Scholarship Winner Naheed Vadsaria Publishes Book

Tajik Hope: Reflections on Engaging Women in Kapisa Province.
by Naheed Vadsaria

Naheed Vadsaria is currently an MBA Candidate at at Johns Hopkins University. She won the Lint Center’s ‘Lee and Byun International Relations and Cultural Awareness’ Scholarship and wrote about how communication can be a difficult aspect of National Security for her essay submission. She was the Recipient of Non-Article 5 NATO Medal, Superior Civilian Service Award, and French Brigade Ministry of Defense and Veterans Commander Commendation Award. She also Co Authored an article on Brazil’s Silent Resolution: http://www.diplomaticourier.com/brazils-silent-revolution

She published an ebook titled: Tajik Hope: reflections on engaging women in Kapisa province. A short summary can be found below:

The ebook discusses her work and interactions with Tajik Women in Kapisa Province, Afghanistan, while she worked as a Social Scientist with the Department of Army’s Human Terrain System in Afghanistan. As a Social Scientist, she was embedded with French Brigade Task Force Lafayette (TFLF). It was here where she conducted operationally relevant research and analysis on major socio-cultural issues affecting TFLF’s area of operations. She also worked with Provincial Reconstruction Team Kapisa’s ad hoc Female Engagement Teams and Kentucky Agricultural Development Team to identify and collaborate with local Women’s Shura (councils) and key female leaders residing in Nijrab District, Kapisa Province, Afghanistan.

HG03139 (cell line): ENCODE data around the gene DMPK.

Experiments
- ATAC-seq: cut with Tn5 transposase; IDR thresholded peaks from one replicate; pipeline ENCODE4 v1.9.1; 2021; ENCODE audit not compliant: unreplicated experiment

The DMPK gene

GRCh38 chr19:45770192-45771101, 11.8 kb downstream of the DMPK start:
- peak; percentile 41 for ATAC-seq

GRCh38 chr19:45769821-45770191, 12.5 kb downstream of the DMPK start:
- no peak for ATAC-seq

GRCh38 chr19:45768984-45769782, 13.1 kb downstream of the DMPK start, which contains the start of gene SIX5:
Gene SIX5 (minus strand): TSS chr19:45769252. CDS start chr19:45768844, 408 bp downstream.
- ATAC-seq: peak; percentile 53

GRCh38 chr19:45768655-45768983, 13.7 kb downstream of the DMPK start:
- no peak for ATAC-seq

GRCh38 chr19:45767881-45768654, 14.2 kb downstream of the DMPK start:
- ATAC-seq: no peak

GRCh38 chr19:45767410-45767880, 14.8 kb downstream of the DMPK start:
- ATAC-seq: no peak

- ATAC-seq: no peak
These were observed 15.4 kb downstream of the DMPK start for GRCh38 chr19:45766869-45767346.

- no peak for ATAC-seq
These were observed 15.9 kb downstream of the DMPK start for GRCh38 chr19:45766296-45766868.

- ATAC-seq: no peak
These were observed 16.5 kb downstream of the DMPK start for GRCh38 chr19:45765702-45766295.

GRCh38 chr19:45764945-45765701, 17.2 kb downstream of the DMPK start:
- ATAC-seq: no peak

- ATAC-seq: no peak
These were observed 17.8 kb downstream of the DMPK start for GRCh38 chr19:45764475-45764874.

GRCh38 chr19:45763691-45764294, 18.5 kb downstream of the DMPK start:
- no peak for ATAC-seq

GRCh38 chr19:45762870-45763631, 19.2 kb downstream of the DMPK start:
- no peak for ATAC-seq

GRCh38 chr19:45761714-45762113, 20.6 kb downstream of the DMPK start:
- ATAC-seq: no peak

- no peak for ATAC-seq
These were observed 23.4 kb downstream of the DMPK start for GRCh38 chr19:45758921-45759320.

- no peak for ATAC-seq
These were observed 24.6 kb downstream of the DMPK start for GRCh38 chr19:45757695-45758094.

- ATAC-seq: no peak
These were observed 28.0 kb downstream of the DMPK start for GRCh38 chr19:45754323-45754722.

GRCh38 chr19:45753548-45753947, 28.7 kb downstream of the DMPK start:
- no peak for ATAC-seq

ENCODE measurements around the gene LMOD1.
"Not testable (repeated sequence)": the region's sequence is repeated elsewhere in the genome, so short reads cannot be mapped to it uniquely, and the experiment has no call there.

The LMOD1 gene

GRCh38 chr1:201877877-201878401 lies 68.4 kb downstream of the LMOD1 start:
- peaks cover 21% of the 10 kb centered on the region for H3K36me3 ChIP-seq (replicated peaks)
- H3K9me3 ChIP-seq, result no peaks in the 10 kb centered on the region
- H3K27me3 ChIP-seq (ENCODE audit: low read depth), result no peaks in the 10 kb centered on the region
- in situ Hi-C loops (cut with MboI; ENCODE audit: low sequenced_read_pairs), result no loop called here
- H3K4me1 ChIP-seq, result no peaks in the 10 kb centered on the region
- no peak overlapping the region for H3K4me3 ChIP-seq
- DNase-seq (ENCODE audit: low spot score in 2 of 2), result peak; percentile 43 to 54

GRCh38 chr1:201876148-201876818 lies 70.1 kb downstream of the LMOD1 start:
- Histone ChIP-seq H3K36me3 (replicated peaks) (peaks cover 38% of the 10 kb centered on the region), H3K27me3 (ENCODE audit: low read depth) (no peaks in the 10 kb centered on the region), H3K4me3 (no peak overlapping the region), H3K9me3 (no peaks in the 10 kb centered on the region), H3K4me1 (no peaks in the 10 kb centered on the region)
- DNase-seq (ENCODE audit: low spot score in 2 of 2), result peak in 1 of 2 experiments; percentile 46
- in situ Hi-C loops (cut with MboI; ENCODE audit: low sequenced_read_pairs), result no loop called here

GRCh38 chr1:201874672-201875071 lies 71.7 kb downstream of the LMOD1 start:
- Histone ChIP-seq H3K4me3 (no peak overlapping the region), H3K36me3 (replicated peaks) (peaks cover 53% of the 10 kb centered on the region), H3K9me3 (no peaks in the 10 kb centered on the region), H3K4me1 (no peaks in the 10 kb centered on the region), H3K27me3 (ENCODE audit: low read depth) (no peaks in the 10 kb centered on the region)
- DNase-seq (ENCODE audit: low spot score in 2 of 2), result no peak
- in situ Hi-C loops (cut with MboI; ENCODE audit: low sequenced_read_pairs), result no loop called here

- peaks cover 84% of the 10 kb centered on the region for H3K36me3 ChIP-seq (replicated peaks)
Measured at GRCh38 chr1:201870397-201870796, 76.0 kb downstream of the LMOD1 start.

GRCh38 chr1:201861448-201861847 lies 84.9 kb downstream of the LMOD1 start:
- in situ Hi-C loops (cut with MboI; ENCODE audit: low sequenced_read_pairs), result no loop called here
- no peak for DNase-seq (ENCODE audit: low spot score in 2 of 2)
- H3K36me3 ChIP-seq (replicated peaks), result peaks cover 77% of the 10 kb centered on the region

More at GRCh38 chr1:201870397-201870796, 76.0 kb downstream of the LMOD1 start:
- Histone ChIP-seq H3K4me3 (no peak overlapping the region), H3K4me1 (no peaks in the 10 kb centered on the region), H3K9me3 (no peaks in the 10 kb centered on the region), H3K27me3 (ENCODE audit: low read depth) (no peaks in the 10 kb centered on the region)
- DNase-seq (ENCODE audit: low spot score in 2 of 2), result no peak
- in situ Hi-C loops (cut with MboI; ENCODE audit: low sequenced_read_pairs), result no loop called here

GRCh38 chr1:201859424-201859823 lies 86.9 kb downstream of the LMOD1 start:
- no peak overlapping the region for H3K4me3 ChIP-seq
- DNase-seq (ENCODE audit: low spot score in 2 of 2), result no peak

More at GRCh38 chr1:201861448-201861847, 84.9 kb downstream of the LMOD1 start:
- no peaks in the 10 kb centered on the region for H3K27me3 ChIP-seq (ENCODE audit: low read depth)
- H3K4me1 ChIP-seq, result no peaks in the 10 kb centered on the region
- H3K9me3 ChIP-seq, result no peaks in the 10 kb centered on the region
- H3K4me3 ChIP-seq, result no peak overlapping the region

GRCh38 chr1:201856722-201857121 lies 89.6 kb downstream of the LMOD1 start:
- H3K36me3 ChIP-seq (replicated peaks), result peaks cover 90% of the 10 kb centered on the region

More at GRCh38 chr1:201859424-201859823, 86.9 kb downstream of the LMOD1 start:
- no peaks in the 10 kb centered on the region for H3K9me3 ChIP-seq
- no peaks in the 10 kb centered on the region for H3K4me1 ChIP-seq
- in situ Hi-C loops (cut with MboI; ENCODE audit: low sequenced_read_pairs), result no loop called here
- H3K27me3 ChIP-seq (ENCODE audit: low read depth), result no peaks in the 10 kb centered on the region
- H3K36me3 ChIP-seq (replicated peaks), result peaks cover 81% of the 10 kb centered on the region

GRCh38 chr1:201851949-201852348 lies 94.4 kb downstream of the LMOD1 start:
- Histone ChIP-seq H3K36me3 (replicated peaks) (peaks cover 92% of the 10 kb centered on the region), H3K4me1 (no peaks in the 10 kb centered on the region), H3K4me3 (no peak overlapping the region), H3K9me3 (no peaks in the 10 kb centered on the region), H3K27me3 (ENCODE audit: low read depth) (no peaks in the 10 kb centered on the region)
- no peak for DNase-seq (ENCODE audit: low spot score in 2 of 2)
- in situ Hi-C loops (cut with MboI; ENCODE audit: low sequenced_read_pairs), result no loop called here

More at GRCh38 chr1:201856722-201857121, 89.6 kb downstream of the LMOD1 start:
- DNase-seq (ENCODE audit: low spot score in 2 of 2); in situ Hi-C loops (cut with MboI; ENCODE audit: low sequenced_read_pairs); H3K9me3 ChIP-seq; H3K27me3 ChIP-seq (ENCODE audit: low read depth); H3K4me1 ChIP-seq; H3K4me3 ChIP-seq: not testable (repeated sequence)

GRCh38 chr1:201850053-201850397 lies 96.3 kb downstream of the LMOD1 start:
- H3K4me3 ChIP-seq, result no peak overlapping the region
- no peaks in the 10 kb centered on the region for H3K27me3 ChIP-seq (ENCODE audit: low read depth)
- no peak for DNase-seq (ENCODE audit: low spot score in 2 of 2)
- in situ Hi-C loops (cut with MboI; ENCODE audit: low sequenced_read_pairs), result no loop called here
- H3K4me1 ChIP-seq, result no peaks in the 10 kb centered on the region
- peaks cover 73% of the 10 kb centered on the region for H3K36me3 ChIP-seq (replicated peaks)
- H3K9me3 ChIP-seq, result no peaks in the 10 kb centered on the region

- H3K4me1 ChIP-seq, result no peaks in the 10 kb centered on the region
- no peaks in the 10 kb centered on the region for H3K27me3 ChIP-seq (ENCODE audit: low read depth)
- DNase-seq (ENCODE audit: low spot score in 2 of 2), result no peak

The ebook Tajik Hope includes a series of case studies that can be used to broaden the lens of Coalition Forces’ (CF) perception and widen Western Audiences’ understanding of how women in Afghanistan might be understood and engaged. Although most interviews conducted throughout the case studies were conducted with ethnic Tajik women, this ebook is intended to serve as a sociocultural awareness tool to assist CF in understanding how they can respectfully interact with Afghan women, including key female leaders and Women Shura. The document provides key conclusions drawn from each case study. Throughout these case studies are Holy Qur’anic Surahs and Hadiths, which support Afghan women’s rights in accordance to Islam.